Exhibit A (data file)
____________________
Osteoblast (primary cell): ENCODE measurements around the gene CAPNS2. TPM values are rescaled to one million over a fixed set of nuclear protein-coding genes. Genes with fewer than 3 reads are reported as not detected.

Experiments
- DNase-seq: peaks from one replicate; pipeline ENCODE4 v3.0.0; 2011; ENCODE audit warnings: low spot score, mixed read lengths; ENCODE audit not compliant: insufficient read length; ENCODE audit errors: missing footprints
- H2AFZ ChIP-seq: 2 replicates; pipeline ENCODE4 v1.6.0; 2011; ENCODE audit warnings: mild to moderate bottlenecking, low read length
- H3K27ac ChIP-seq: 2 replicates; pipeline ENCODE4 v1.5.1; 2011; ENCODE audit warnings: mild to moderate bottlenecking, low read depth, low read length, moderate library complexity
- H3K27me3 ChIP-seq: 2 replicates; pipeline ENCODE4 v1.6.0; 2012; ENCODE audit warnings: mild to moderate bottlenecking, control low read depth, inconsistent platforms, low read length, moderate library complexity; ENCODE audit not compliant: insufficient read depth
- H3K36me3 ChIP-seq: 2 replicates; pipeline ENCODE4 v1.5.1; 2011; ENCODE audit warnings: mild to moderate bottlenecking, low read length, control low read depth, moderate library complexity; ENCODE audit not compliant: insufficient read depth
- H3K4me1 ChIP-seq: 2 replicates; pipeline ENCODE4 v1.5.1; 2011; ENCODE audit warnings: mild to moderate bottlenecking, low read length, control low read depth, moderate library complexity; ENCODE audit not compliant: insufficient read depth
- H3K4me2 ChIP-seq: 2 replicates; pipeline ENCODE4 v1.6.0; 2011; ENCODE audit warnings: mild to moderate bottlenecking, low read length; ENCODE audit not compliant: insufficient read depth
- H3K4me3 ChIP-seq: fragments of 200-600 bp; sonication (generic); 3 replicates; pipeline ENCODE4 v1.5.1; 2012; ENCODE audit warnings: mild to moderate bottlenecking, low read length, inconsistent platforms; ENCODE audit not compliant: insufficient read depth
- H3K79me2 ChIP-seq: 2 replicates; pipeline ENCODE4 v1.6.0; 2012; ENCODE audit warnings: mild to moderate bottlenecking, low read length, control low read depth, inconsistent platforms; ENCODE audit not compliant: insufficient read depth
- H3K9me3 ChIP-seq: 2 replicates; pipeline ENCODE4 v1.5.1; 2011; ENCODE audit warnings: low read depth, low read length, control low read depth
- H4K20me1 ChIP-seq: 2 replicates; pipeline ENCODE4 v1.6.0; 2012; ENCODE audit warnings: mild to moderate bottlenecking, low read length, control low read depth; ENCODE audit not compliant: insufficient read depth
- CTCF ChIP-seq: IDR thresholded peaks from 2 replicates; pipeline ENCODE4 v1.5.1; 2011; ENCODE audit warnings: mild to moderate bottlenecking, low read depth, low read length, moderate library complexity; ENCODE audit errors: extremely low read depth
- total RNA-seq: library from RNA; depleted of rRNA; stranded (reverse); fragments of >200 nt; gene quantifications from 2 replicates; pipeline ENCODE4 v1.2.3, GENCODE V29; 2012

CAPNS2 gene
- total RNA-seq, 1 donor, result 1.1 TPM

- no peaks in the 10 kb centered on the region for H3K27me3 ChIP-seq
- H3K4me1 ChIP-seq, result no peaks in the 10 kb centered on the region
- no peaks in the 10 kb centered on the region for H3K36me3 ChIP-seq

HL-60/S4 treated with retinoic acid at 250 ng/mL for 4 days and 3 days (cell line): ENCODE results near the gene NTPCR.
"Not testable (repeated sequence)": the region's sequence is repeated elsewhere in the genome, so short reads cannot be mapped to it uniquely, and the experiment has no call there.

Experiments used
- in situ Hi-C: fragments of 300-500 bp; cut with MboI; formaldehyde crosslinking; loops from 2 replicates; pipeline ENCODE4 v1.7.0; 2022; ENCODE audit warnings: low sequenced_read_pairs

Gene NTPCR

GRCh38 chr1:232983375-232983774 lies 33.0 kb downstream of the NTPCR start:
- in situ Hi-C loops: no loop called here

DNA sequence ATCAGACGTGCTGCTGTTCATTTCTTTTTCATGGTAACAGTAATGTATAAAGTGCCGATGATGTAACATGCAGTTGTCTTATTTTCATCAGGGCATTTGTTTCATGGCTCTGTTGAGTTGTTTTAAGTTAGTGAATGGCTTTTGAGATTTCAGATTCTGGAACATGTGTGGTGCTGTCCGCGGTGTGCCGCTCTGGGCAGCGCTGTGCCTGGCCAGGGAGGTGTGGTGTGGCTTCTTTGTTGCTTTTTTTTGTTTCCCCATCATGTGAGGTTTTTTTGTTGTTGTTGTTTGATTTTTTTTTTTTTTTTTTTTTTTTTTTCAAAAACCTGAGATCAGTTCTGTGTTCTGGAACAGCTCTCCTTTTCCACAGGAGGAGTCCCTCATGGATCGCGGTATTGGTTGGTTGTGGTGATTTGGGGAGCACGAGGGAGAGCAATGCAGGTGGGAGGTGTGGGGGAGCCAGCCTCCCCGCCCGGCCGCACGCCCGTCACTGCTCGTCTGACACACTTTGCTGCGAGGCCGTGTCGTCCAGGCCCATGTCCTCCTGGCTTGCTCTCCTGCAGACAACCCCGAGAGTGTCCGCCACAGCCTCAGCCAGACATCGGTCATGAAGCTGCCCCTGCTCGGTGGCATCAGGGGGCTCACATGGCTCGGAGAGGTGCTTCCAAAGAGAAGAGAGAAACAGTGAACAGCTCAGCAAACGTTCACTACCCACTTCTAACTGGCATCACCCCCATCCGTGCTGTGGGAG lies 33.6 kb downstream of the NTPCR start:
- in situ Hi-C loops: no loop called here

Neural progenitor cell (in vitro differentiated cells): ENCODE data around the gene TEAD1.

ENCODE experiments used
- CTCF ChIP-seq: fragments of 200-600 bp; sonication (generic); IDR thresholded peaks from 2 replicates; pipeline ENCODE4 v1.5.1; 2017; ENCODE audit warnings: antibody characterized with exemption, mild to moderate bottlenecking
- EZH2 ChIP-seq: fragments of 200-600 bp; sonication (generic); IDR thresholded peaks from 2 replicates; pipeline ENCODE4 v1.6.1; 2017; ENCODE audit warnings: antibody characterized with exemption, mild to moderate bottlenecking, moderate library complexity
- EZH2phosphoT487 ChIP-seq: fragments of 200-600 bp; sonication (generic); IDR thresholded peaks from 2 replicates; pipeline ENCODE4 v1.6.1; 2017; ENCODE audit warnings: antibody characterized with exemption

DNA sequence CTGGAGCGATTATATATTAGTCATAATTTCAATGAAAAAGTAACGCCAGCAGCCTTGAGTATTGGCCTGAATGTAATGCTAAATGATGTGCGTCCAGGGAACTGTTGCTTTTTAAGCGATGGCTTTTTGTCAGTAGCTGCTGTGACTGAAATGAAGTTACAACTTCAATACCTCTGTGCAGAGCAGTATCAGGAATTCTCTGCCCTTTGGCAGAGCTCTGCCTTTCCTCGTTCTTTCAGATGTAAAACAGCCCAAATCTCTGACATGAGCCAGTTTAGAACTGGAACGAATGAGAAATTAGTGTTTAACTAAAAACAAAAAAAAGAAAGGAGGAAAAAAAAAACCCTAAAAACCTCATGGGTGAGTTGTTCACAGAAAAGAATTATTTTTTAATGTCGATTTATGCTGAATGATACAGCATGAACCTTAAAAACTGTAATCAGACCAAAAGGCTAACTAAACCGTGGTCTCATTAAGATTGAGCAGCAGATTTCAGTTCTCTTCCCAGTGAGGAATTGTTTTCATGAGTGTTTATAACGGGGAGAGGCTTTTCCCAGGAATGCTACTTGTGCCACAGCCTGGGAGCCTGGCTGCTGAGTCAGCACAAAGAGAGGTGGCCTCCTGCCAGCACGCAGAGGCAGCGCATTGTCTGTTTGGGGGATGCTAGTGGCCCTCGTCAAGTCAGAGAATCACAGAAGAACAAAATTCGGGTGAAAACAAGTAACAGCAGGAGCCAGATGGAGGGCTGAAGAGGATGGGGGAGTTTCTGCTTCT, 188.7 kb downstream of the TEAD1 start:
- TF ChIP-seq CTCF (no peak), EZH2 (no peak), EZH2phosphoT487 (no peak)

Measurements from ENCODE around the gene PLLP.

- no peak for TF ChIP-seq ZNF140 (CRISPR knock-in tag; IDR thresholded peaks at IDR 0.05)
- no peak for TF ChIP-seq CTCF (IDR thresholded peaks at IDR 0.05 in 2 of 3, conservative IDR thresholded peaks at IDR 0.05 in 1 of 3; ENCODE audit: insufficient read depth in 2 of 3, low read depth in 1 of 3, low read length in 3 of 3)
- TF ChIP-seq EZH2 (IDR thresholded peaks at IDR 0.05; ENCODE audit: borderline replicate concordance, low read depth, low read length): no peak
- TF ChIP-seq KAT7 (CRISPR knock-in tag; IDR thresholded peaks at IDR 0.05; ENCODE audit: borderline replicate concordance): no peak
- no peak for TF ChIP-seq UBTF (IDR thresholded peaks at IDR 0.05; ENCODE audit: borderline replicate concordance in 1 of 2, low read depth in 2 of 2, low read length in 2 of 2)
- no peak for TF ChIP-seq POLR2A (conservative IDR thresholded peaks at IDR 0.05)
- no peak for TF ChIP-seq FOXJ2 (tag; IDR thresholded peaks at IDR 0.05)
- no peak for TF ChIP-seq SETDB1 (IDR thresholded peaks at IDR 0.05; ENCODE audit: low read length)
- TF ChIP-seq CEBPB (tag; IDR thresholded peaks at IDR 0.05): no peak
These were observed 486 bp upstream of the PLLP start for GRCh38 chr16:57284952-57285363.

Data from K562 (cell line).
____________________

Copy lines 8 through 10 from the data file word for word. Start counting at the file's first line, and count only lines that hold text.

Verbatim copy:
- H3K4me1 ChIP-seq: 2 replicates; pipeline ENCODE4 v1.5.1; 2011; ENCODE audit warnings: mild to moderate bottlenecking, low read length, control low read depth, moderate library complexity; ENCODE audit not compliant: insufficient read depth
- H3K4me2 ChIP-seq: 2 replicates; pipeline ENCODE4 v1.6.0; 2011; ENCODE audit warnings: mild to moderate bottlenecking, low read length; ENCODE audit not compliant: insufficient read depth
- H3K4me3 ChIP-seq: fragments of 200-600 bp; sonication (generic); 3 replicates; pipeline ENCODE4 v1.5.1; 2012; ENCODE audit warnings: mild to moderate bottlenecking, low read length, inconsistent platforms; ENCODE audit not compliant: insufficient read depth